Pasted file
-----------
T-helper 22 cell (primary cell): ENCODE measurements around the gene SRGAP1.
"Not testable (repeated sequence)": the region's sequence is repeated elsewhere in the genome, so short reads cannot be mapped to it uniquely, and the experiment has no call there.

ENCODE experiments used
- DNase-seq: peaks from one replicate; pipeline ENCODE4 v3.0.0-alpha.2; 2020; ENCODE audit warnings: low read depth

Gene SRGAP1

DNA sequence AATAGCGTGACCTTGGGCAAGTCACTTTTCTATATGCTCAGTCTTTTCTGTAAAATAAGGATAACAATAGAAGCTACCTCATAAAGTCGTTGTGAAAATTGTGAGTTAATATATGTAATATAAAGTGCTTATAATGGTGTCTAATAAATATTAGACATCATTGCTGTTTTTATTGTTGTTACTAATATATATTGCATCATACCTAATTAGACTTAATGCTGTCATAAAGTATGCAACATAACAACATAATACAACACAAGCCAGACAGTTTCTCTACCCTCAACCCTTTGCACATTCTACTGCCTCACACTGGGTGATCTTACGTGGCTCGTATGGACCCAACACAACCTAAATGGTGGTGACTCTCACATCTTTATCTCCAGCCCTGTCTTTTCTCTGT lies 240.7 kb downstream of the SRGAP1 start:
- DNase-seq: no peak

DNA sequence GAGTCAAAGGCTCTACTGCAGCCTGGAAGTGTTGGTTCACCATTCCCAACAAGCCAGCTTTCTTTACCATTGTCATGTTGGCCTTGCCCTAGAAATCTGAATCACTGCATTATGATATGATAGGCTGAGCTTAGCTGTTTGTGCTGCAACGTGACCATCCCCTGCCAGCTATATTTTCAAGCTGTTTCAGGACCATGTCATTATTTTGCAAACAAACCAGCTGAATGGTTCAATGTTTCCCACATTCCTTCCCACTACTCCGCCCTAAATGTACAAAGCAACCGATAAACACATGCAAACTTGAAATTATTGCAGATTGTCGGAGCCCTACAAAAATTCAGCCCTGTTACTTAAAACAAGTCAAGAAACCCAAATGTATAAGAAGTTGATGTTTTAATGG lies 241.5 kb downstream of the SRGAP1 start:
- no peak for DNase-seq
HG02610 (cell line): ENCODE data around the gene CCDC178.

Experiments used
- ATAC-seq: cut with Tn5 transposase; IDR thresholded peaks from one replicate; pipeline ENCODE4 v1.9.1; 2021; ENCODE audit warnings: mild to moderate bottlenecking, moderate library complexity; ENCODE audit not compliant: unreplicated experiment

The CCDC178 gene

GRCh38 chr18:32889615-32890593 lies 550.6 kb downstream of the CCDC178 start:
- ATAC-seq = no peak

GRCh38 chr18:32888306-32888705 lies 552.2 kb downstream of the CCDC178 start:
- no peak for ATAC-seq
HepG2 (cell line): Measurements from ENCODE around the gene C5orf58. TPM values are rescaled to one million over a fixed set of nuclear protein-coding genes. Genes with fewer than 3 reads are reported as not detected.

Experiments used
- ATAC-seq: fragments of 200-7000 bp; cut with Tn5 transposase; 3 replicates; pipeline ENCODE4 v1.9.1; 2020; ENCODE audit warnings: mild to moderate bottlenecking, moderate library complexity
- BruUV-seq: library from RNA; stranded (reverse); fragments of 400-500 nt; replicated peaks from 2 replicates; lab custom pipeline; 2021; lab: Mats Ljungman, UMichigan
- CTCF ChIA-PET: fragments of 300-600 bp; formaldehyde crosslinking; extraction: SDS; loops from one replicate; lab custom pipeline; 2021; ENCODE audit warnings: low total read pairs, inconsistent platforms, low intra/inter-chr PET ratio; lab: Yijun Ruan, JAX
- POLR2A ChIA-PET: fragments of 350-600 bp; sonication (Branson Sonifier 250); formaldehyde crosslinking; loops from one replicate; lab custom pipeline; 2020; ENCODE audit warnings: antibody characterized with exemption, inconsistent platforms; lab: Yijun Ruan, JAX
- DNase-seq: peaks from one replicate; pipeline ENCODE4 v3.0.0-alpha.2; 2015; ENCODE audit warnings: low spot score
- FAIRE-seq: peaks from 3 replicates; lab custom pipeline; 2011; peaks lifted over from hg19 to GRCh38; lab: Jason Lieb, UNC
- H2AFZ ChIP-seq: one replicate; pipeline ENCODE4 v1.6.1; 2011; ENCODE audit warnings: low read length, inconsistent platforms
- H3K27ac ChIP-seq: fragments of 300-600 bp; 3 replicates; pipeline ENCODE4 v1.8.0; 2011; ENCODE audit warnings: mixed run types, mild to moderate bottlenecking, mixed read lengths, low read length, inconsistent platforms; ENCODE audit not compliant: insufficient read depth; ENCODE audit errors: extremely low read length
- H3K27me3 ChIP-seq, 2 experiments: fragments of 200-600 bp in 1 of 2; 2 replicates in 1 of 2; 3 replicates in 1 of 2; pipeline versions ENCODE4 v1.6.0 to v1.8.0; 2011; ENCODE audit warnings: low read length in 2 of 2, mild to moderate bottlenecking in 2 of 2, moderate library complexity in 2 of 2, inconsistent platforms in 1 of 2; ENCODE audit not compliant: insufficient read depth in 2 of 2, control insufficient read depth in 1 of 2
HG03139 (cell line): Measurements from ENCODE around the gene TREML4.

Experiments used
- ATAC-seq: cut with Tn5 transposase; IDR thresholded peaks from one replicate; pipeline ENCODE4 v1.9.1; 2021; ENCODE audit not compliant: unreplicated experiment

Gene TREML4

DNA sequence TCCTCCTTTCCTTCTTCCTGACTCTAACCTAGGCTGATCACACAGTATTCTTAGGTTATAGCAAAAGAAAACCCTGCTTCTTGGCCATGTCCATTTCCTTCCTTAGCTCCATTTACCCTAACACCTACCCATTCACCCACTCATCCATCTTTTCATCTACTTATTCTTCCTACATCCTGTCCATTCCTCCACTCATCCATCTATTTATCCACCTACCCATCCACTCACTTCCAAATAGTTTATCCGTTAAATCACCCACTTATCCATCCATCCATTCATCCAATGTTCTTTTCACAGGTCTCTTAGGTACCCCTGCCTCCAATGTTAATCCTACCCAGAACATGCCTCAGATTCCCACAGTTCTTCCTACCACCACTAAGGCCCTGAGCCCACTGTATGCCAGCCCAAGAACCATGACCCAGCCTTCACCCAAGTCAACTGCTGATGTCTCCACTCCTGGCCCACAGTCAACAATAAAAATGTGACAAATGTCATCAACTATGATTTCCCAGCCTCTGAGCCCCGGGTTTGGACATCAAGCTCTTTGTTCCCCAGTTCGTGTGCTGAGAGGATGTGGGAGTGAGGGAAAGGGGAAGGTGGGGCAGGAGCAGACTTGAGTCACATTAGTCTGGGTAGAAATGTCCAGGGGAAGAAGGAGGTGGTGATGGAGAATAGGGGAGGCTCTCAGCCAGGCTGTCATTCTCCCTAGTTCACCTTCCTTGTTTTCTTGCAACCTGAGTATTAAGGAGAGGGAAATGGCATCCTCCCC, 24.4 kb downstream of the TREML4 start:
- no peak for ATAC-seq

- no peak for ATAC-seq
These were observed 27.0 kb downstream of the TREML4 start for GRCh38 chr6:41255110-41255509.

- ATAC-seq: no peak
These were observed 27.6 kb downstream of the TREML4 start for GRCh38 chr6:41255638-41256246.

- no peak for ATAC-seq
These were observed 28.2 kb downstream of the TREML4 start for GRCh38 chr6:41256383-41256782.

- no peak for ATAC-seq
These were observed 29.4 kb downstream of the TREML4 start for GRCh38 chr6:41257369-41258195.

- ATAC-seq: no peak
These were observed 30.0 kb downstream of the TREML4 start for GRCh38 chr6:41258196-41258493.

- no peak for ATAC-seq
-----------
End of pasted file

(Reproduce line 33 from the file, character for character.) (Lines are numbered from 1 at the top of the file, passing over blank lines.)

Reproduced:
DNA sequence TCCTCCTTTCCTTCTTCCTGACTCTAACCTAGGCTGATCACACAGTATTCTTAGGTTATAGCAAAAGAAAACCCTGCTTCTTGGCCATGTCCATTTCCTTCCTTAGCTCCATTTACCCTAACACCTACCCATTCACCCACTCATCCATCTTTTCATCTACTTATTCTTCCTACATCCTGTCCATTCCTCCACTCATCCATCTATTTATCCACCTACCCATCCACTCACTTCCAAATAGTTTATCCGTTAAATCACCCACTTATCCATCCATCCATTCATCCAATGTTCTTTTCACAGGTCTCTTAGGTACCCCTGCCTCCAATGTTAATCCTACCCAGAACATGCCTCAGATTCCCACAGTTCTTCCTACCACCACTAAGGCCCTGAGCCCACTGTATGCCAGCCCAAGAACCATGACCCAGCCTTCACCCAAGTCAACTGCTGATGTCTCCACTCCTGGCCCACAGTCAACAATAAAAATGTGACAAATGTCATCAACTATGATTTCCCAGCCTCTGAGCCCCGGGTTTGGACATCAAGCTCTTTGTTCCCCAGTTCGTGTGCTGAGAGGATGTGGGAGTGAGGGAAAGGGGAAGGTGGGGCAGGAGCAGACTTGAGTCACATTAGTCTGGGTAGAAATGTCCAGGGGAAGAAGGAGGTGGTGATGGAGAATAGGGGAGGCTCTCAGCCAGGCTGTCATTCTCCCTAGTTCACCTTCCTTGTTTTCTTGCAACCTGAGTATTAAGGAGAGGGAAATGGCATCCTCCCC, 24.4 kb downstream of the TREML4 start: